Monday, 16 August 2010

Cause and Effect

One of the inherent problems with marketing things on the internet is that some bits of the process are very very easy to measure. That's not a problem for people who sell things online, as they can easily understand how many of them were sold and at what cost. The problems start to arise when the things being marketed are either sold elsewhere, and even more so if they are not intended to be bought immediately: if for instance the goal of the marketing is to change people's perception of a brand. Hence banners are still regularly measured on click through rates, even if the product they are advertising isn't for sale on the page being clicked through to. Clickthrough rate is clearly to wrong thing to measure in this instance but it is EASY to measure, so often taken as a proxy for less tangible results.

As brands become more interested in the social web, there is a real danger of making the same mistake again. As for many brands the social web currently means social networks (and for a large proportion of them social networks largely mean Facebook) the easy measurement tends to be numbers of Likes (/fans/followers/etc). Social networks are where people are spending more time, so brands want to be there. To justify being there, they
need to measure something. Numbers of fans are easy to measure as brands and their agencies can plan, track and optimise their activity over time, and because Facebook has a straightforward advertising platform they don't have to think differently to how they always have done.

The problem with using these numbers as an objective is that no-one knows what value to attribute to them. You and I know that attributing a single value to them is meaningless, as every brand will be investing in community for different reasons and starting from different places, but that hasn't stopped a range of 'one number' valuations being put on Facebook fans. I'm going to ignore the Nielsen research published a few months ago, as I'm sure you have too if you have read more than a few lines into the introduction, but it's worth reading
The Ad Contrarian's analysis of it. Syncapse's 'Value of a Fan' study is more interesting because unlike Nielsen it is genuinely empirical research - it starts from the premise of trying to things out find out, rather than trying to prove them. It also accepts that all brand communities are fundamentally different so any 'one number' can only be an average.

So in ambition and objectives it seems sound - and is worth a read (download from here). But then I get very confused by the methodology. This is a summary of the findings:
Or alternatively have a look at the higher res image here. The study looks at money spent on a brand by fans and non-fans, and find that fans spend more money than non-fans.

Let's stop and think about this for a minute. A major research organisation actually thinks that it is worthy of our time and attention to know that if you like a brand, you will spend more money on it than someone who doesn't like it as much. Or put another way, brand marketing for the last 40 years works, but it's only now that we've got a survey of 4,000 Facebook users that it can finally be proved.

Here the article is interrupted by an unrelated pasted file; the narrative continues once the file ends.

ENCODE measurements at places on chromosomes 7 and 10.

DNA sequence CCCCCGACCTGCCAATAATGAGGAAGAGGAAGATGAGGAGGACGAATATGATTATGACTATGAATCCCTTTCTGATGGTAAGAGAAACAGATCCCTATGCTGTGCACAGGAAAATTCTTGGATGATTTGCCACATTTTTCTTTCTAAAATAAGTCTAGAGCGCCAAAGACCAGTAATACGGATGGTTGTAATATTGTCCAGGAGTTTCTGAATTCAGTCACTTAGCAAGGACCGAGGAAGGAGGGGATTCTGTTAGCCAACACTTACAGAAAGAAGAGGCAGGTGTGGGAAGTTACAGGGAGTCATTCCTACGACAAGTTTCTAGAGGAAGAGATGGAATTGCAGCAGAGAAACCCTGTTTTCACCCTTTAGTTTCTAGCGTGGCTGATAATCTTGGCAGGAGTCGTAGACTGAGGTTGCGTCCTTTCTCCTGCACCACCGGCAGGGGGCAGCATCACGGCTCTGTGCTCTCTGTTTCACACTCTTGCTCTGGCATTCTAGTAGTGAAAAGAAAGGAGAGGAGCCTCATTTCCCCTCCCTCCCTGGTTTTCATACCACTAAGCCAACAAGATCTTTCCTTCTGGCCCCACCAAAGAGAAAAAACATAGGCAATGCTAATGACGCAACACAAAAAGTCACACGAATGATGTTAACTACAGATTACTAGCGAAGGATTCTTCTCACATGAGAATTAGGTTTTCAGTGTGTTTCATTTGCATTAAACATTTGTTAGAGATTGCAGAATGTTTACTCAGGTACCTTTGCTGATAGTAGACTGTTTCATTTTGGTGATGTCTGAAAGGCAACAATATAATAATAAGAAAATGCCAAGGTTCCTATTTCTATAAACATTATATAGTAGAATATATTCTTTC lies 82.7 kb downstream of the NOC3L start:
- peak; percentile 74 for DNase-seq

OF COURSE people who like a brand spend more money on it. That is A. not news and B. nothing to do with Facebook. Attributing that as value to Facebook fans is a basic misunderstanding of cause and effect. People liking brands has any number of CAUSES, of which what they do on Facebook is a tiny part. One EFFECT of their liking the brand is that they choose to sign up to receive more information from the brand, or to display their affection to their friends (this in turn may cause more people to interact with said brand, but that is not the subject of this study). Quite often people liking a brand is a result of great advertising - the best advertising makes people fans for no other reason than because the ads are so good, and one of the places that this is reflected is in social networks. Old Spice and Compare the Market saw their Facebook fans numbers increase as dramatically as their market share in response to great advertising. Both increases were therefore EFFECTS of great advertising. But to take one effect and infer a causual relationship with the other is plain wrong: so if instead of more bits of culture, Old Spice bought a load of 'become a fan' ads, this would not have the same impact on their market share. The implication of causal relationship made by this study is no different to saying that for instance:

When it snows, there are more road traffic accidents
When it snows, my toes get cold
Therefore by warming my toes up, we can reduce deaths on the road.

This confusion of cause and effect starts to lead marketers into dangerous territory - if one number can be applied to fans without questioning whether it means anything, then there is genuine justification in buying them - either by soft methods like 'Become a Fan' ads, or by harder ones like buying them on Ebay (no seriously - you can buy Twitter followers on Ebay. Fuck knows why. Check this pic courtesy of @sparkey).

Now there are lots of ways that Facebook is a great set of tools for marketers, but by buying into the cause & effect confusion we are in danger of missing the most important ones.

2 comments:

Holycow said...

Very wise words mate - hopefully some less intelligent people than yourself responsible for planning social campaigns will start to realize this. Good work fella.

M

Graeme Wood said...

Thanks Mark - much appreciated!

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